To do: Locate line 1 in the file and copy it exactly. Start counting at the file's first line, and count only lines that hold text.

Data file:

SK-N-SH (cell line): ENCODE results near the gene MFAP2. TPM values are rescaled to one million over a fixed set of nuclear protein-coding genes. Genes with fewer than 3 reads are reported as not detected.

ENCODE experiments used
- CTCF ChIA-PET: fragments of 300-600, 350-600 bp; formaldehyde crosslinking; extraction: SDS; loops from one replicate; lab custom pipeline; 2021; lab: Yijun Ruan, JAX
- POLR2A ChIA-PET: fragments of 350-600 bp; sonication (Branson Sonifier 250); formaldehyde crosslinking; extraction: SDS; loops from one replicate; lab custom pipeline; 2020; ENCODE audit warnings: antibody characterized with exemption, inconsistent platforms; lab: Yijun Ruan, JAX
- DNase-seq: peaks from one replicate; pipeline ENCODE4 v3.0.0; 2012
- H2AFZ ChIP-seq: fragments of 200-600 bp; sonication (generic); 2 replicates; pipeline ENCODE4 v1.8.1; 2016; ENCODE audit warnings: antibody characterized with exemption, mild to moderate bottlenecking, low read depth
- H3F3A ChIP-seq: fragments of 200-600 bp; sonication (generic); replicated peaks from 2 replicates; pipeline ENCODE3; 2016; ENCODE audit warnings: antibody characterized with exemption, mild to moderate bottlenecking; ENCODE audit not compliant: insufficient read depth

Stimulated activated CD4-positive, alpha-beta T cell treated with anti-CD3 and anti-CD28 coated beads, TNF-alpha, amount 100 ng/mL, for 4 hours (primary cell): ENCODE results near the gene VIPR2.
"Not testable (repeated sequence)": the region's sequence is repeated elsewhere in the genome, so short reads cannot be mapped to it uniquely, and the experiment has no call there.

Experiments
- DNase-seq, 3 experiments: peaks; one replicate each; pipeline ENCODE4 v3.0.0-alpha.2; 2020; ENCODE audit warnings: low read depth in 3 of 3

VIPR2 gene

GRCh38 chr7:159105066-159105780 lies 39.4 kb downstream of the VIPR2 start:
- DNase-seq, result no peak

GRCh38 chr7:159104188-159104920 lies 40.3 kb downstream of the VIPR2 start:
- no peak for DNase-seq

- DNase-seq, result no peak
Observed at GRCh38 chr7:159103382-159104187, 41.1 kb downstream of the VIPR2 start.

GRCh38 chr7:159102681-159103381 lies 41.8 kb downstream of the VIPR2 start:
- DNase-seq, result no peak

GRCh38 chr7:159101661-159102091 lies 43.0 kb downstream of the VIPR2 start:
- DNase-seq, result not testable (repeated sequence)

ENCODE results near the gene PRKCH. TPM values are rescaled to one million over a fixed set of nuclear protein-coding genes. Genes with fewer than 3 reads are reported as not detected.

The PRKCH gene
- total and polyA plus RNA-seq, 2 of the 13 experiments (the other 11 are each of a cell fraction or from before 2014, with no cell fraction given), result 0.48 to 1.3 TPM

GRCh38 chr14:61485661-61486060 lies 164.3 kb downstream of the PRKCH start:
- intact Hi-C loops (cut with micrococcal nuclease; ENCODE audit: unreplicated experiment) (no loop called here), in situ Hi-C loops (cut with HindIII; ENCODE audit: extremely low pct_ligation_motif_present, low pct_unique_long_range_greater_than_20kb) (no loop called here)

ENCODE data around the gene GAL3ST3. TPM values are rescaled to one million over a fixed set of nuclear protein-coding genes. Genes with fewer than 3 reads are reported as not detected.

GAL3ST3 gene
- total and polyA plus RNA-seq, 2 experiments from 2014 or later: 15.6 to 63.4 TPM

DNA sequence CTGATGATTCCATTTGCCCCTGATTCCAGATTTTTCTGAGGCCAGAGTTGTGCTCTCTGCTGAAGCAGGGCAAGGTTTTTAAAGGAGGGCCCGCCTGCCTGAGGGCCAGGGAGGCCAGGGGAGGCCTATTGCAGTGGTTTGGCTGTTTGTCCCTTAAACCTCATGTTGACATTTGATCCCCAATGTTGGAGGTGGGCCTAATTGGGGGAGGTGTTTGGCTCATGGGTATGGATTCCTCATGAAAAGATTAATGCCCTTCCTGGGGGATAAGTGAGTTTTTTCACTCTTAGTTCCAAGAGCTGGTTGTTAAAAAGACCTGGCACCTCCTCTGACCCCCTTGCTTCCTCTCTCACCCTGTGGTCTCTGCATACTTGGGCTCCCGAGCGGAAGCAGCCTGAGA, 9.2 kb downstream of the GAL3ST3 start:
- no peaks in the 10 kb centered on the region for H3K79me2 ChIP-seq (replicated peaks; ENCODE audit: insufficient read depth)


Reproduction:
SK-N-SH (cell line): ENCODE results near the gene MFAP2. TPM values are rescaled to one million over a fixed set of nuclear protein-coding genes. Genes with fewer than 3 reads are reported as not detected.